Two recent developments have suggested ways to more than double the effectiveness of online advertising – a combination of ad content, frequency and placement.
It seems a little premature to be blogging on the subject of online advertising again but there have been a couple of developments in the past week that have compelled me to put ‘fingers to keyboard’.
The first is a report released by Eyeblaster based on a study of online advertising by the airline industry. How I know the airline industry isn’t representative of the whole travel and tourism industry but I do think some of the learnings can be applied more widely.
The report covers how online creative, environment and frequency can optimise the effectiveness of online travel advertising.
The biggest win, if you haven’t actioned it already, is to replace your old fashioned banner ads with interactive or rich media ones. From Eyeblaster’s study of the airline industry, this change was found to increase click thrus by a factor of 2.7 and to double conversions. This makes sense – not only are rich media ads more prominent, they’re also by their very nature more interactive and, if you’re clever, more dynamic and therefore more likely to be relevant.
Eyeblaster also investigated the optimum frequency. The figure they arrived at was 4 – that is 4 impressions per target user was the optimum to maximise click thrus. The conclusion was that even the airline industry was significantly under-investing in online advertising as 82% of campaigns served users 3 or fewer.
The really interesting stat however was to do with environment. Most travel companies would opt for ‘travel’ sites and/or travel sections in other more general sites as the optimum place to serve their online ads. Eyeblaster’s study found that travel sites were not the best environments for either direct response or branding.
For direct response, news and finance sites performed better when both good ‘post click’ conversions (conversions from those who click thru from an ad) and ‘post impression’ conversions (conversions from those who see an ad but don’t click thru from it) were analysed. Travel sites delivered good ‘post impression’ conversions but poor ‘post click’ conversions, probably due to the competition with other travel advertising.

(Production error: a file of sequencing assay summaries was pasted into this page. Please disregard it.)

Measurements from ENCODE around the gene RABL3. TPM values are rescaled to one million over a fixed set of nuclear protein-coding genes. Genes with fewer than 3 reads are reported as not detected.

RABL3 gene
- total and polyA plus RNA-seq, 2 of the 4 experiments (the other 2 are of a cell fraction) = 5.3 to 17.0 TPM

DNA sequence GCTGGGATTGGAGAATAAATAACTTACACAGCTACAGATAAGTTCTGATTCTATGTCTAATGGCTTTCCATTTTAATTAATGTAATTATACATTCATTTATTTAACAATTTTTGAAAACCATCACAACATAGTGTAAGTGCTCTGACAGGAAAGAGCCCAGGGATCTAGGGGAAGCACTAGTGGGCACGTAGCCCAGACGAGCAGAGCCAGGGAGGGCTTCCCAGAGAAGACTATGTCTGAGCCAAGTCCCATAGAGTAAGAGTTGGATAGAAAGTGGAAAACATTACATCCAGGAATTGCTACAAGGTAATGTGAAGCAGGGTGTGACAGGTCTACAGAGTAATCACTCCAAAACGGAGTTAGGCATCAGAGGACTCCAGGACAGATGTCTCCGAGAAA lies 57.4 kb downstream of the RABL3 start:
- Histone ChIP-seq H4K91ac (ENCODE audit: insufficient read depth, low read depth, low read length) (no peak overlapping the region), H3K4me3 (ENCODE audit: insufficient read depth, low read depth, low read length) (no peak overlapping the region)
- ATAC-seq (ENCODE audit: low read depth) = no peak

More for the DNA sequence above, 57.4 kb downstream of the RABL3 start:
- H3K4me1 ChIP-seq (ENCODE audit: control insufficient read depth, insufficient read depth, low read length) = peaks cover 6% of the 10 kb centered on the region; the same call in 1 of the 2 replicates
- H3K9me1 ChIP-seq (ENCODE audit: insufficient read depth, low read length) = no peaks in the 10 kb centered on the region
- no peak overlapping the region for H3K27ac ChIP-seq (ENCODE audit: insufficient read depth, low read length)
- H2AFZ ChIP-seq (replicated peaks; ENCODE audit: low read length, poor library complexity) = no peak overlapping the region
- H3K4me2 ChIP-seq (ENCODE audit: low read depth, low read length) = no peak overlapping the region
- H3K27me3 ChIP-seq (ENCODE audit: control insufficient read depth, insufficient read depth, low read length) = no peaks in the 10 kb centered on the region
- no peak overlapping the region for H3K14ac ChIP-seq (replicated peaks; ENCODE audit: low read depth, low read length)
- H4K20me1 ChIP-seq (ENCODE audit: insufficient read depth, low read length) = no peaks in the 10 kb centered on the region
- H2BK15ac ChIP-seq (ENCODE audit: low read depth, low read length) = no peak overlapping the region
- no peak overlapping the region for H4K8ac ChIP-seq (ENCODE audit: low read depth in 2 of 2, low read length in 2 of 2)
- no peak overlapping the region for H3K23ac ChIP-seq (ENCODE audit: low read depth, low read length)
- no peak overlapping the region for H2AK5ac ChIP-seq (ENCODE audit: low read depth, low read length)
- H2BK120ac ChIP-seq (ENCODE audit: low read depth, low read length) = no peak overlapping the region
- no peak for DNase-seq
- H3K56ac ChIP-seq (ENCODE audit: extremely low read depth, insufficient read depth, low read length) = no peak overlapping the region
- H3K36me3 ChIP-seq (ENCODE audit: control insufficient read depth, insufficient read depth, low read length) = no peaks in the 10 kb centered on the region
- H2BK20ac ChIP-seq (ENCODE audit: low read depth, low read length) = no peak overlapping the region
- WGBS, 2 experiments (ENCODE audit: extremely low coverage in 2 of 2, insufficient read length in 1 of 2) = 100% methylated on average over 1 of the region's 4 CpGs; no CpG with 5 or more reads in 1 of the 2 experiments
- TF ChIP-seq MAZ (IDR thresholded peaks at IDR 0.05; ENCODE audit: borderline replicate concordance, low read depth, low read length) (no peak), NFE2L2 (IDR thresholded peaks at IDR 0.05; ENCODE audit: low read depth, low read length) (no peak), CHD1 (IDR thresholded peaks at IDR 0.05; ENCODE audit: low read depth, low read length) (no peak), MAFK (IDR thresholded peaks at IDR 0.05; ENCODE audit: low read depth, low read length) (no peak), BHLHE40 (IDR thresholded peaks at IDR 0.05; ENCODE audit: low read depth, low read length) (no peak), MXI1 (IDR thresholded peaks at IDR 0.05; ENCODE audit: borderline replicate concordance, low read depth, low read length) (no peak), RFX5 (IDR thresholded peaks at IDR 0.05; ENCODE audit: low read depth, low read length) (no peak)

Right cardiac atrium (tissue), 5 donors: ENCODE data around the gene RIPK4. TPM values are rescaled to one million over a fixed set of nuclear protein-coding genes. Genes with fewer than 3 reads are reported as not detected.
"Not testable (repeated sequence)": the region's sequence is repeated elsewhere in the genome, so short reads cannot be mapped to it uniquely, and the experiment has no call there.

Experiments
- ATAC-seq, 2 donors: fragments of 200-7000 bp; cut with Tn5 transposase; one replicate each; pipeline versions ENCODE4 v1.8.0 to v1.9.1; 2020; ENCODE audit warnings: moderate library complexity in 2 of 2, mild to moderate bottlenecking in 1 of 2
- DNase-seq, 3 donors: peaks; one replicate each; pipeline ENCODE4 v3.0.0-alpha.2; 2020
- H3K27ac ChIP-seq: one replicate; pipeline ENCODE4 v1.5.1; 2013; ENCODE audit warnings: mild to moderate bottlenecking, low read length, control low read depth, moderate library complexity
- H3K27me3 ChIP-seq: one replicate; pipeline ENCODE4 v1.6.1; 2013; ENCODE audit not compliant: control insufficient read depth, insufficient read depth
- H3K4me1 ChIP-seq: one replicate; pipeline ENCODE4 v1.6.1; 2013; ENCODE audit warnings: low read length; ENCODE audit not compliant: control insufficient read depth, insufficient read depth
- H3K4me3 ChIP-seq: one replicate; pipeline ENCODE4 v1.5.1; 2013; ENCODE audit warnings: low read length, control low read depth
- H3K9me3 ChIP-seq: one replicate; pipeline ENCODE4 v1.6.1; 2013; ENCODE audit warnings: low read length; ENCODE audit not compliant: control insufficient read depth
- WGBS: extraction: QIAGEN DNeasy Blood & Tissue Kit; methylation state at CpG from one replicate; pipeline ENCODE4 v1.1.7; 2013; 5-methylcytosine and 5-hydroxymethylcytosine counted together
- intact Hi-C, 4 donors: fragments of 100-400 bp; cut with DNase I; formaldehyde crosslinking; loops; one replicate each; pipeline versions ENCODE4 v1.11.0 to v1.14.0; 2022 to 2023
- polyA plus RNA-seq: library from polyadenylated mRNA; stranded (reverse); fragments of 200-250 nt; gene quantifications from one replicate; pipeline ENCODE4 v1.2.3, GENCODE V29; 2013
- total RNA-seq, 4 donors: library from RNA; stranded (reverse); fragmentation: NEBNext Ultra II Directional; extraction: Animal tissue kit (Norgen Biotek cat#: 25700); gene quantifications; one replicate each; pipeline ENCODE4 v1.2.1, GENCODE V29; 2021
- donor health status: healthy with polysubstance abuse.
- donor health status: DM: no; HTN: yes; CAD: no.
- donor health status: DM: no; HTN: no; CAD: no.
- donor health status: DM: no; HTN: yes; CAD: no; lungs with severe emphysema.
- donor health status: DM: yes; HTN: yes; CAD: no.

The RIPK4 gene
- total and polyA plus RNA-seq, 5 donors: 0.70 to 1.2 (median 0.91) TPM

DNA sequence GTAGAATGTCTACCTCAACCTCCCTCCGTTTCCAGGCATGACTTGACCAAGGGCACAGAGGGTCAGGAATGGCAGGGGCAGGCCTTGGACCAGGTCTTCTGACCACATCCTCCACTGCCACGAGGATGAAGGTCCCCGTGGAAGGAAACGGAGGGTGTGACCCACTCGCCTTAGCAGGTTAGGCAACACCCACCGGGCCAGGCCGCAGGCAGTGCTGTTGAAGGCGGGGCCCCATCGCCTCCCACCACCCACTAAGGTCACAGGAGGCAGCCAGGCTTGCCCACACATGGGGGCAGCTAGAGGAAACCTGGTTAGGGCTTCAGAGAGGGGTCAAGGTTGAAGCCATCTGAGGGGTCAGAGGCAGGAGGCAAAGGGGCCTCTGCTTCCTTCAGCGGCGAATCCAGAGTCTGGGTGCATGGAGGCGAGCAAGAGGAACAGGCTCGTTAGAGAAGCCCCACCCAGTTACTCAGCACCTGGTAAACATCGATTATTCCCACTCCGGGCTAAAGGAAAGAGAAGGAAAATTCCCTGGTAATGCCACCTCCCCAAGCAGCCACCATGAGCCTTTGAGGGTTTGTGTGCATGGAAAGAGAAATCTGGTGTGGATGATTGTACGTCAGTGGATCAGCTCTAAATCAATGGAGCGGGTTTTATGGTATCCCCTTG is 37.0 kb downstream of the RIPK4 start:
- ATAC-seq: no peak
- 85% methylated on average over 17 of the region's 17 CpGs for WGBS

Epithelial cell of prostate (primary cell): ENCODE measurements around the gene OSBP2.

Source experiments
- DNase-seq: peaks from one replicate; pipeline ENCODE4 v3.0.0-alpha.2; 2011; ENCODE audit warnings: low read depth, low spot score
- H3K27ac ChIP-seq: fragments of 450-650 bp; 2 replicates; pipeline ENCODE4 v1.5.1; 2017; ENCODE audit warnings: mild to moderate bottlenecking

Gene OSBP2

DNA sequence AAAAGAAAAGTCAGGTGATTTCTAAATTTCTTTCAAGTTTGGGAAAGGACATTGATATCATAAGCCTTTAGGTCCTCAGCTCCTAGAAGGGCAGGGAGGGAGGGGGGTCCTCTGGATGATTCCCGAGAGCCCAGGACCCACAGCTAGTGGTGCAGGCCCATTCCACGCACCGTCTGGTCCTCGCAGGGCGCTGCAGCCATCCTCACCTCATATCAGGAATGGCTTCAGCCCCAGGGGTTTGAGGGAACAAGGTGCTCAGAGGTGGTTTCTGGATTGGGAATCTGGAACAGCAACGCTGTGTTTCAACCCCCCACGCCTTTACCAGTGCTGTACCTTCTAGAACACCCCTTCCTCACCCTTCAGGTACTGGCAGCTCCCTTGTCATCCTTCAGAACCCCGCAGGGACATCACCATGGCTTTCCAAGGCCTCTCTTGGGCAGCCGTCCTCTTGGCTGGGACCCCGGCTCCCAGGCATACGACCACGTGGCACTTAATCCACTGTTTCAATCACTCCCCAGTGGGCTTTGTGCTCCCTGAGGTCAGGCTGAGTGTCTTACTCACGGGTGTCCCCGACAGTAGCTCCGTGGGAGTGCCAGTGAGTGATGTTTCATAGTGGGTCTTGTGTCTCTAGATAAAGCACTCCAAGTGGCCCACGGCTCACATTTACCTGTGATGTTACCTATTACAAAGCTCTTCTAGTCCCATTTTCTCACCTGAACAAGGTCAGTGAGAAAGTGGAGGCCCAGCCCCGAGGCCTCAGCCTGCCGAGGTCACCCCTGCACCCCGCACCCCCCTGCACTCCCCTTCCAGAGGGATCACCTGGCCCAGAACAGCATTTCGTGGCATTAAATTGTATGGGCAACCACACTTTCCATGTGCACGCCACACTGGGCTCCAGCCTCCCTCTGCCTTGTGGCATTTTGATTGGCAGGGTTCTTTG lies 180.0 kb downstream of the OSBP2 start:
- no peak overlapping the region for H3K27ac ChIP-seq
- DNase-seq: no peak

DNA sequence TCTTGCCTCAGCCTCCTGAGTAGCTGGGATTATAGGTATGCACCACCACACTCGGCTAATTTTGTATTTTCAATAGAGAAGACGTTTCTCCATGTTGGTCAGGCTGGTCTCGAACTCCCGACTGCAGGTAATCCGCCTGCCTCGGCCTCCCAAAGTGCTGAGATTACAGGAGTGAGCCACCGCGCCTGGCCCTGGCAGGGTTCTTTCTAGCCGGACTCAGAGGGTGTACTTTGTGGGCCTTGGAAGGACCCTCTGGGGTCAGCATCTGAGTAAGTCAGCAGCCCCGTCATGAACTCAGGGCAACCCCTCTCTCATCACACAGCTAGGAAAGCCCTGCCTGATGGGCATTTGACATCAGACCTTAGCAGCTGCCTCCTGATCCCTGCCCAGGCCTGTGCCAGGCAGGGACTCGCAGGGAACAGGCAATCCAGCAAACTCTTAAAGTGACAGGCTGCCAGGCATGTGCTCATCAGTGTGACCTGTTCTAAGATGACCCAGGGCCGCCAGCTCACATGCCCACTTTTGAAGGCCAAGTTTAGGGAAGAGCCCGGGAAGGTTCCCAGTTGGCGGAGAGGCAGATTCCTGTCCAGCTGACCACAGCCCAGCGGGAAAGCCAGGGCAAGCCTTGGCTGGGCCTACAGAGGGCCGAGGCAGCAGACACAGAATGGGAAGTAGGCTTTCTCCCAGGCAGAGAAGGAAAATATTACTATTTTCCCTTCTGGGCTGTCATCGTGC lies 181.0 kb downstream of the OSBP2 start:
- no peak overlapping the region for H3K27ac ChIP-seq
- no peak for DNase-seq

For branding campaigns, Eyeblaster used Dwell Rate (proportion of users who see an ad who interact with it in some way) and Average Dwell Time (the average length of that interaction) as the key metrics for success. In this case, travel performed well for Dwell Rate but poorly for Average Dwell Time, again most likely to do with competition from other advertisers. News, lifestyle and finance sites were the best performing overall, with finances sites warranting an mention as a particularly good place to engage a more upmarket user.
So these results are suggesting that you should be looking beyond pure travel sites to news, finance and lifestyle sites which can yield more fruitful results dependent upon your objective. However, I certainly wouldn’t rule out travel sites’, it’s just that in this environment you’re going to have to work harder to stand out. That could be by using rich media, including video, it could mean by ad synching (running 2 related creatives on the same page) or it could be by making the ad content dynamic and personalising it to the user.
And it’s on this latter topic that I move on to the 2nd development – the launch of the personalised ad service by Google. Now totally personalised ads are not new – as you know I blogged about Struq only a few weeks ago. But the launch by Google of this service means that it has moved into the mainstream.
So how does it work? Well, in the same way that Struq does in that visitors to an advertiser’s site will be receive an ad with content bespoke to their actions on that site when they visit any part of the Google content network. Hence, if a user visits your site, searches and clicks on a holiday and doesn’t go on to book, you can serve an ad to that user when they’re on a Google content network site (which includes YouTube) which offers a discount on the very same holiday they’ve been looking for. Clever stuff.
It’s by doing clever things like this that services such as Struq have claimed better CPAs than search. And the reach of the Google Content Network, over 1m sites in total, makes this launch even more exciting and significant.
The one caveat is consumer reaction to behavioural targeting. Services such as Phorm have run into difficulties in the UK over privacy concerns. Cookies are ‘anonymous’ but the launch of services like these not only make personalised advertising mainstream for advertisers, but more visible to users to. I think it’s unlikely but a backlash could result.
* Eyeblaster found that for every conversion ‘post click’, 6.7 conversions were generated ‘post impression’. So when judging the effectiveness of your online advertising campaign, you should be applying a multiplier of 7.7 to your ‘post click’ conversions.